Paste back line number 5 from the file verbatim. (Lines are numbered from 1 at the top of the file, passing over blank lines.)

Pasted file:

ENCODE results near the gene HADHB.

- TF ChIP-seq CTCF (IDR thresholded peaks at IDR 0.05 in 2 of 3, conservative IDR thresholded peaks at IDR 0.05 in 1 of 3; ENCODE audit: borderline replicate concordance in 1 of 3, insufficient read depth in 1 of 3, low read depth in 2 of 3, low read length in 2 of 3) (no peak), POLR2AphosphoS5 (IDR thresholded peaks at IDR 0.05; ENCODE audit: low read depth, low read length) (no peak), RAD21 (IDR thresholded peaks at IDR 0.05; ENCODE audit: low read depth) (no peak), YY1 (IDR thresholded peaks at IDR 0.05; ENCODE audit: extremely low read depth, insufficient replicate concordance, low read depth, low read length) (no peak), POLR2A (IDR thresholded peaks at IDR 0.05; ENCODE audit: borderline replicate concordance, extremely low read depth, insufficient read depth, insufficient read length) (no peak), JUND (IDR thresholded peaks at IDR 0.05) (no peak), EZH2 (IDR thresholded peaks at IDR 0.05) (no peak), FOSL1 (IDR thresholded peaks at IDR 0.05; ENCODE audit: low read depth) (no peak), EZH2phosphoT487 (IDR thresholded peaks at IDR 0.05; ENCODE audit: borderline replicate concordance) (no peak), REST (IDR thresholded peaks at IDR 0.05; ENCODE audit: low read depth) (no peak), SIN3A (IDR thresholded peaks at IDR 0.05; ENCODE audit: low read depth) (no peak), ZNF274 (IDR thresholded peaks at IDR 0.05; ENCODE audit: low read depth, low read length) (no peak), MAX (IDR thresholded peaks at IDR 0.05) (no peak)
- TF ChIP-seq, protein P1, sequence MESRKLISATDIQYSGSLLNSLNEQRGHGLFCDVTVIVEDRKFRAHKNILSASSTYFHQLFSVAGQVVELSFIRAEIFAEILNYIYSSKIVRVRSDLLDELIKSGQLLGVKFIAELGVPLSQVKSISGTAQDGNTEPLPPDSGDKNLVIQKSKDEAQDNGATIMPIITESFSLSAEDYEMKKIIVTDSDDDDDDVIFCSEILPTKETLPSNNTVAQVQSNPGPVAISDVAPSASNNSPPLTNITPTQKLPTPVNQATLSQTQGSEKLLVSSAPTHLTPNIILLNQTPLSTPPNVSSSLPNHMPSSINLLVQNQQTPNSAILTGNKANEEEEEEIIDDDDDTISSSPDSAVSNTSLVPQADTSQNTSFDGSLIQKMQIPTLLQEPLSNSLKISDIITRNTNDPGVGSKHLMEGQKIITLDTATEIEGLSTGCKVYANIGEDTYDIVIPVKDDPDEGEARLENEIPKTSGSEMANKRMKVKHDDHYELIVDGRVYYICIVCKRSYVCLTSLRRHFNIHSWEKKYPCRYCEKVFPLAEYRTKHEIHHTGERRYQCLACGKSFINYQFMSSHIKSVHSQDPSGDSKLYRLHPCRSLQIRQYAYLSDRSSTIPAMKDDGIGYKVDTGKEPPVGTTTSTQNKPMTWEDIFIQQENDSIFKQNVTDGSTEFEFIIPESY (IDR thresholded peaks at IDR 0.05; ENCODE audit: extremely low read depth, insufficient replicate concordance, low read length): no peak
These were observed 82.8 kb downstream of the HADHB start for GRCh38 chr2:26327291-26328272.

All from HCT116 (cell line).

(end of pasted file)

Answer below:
All from HCT116 (cell line).